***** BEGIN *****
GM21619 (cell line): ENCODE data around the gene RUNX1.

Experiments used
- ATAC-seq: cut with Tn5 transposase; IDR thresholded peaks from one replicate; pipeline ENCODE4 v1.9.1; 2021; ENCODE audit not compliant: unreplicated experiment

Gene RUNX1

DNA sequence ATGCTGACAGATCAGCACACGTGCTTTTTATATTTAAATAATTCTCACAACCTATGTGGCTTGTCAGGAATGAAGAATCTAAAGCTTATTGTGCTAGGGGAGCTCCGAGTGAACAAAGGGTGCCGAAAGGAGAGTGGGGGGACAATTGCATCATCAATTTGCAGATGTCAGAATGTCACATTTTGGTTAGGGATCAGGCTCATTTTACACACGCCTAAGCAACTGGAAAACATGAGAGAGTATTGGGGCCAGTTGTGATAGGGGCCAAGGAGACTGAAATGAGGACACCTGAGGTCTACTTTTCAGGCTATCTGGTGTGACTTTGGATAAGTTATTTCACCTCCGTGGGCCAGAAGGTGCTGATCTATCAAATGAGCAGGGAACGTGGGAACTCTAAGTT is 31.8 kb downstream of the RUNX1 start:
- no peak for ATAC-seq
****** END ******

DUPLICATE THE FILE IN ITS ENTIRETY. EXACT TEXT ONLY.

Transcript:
GM21619 (cell line): ENCODE data around the gene RUNX1.

Experiments used
- ATAC-seq: cut with Tn5 transposase; IDR thresholded peaks from one replicate; pipeline ENCODE4 v1.9.1; 2021; ENCODE audit not compliant: unreplicated experiment

Gene RUNX1

DNA sequence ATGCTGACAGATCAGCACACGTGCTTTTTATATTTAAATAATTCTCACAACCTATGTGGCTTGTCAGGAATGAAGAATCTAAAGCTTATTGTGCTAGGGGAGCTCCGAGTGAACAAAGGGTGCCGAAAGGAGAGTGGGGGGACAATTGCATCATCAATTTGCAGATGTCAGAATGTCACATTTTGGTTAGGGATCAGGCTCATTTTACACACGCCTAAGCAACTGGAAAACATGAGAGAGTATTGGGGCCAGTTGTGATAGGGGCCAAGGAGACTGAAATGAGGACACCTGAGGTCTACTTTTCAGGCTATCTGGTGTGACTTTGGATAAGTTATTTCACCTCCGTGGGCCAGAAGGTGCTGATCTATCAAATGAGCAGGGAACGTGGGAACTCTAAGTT is 31.8 kb downstream of the RUNX1 start:
- no peak for ATAC-seq